José Padilla may well be guilty, as President Bush, Secretary of Defense Rumsfeld and others suggest. The question that nags at me-and the question that should nag at us all-is the one your teachers have put to you again and again in the spirit of Socrates: How do we know that? How can we be sure of it? Have we listened carefully to those - like Padilla or his lawyers - who might disagree?

Under our Constitution, under our laws, we seek answers to such questions through what we call due process, that is, hearings and trials before judges, evidence and arguments presented by lawyers. Socrates defended himself in an ancient version of due process. But our country is grievously threatened, as we all know, and the threat forces hard choices on us as a people. It is, I think, an important and valid question just where and when we may have to suspend or postpone these processes so as to secure our safety. During the Civil War President Lincoln suspended the writ of habeas corpus. In a case in Indiana, a troublesome man named Milligan challenged the president's power to use military courts to try Americans like himself.(4) His argument was the simple one that citizens of the United States were entitled to appear before civilian judges and juries rather than military officers, even in wartime. The Supreme Court held that the government could not do this "where the courts are open and their process unobstructed." And thus Milligan was released. Does this principle, should this principle, apply now to José Padilla? He is an American citizen, born in Brooklyn and reared in Chicago. The courts are "open and unobstructed." But, again, the nation faces threats we have never known before.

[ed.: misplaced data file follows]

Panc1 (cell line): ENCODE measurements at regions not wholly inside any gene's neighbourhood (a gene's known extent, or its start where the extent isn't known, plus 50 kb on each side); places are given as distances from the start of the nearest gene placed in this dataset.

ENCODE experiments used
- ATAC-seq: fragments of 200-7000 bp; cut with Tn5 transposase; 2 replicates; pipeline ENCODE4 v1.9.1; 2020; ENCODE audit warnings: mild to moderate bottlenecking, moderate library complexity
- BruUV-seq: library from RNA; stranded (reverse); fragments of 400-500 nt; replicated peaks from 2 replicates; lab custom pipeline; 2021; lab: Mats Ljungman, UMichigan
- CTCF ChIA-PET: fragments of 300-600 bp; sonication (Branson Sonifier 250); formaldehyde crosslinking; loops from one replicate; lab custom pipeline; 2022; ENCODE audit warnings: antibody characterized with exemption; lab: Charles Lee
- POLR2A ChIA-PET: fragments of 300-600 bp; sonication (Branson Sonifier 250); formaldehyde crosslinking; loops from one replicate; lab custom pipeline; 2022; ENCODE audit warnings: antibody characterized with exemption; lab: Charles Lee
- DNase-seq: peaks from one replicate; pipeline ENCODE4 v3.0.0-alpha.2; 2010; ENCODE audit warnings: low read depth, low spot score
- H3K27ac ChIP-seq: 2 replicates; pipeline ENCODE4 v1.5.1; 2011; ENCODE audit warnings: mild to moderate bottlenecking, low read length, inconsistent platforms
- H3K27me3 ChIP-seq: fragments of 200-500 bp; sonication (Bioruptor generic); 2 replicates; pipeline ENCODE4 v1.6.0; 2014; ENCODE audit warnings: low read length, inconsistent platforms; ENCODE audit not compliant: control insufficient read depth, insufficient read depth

Padilla is said by experts to be a terrorist enlisted in an enemy force. One of the most important precedents in this area of constitutional law was decided by a Supreme Court headed by an Amherst graduate, Harlan Fiske Stone of the Class of 1894. Appointed to the Supreme Court by Calvin Coolidge, Stone was named Chief Justice by Franklin Delano Roosevelt. In 1942, in the midst of the Second World War, Stone's Court upheld the conviction and execution of seven German soldiers, all of them onetime residents of the United States fluent in English.(5) They had landed from submarines on beaches in Long Island and Florida, buried their uniforms, and headed toward towns and cities in order to sabotage bridges and factories. Like Padilla, they did not get far. Today we would call them terrorists. Chief Justice Stone said, in upholding their military execution, that unlike Milligan they had violated "the laws of war" and thus could be tried and convicted by military tribunals. These precedents do not close off the question raised by the Padilla case: Can citizens of the United States be arrested on the say-so of high officials? Can they be held indefinitely in military detention? Can they be convicted and punished by the military rather than civilian authorities when the civilian courts are "open and unobstructed?" When the nation is at peace the answer to these questions is clearly no: we are all entitled to the elements of due process from American courts. When the nation is at war, as in these two cases, the answer may well be more difficult.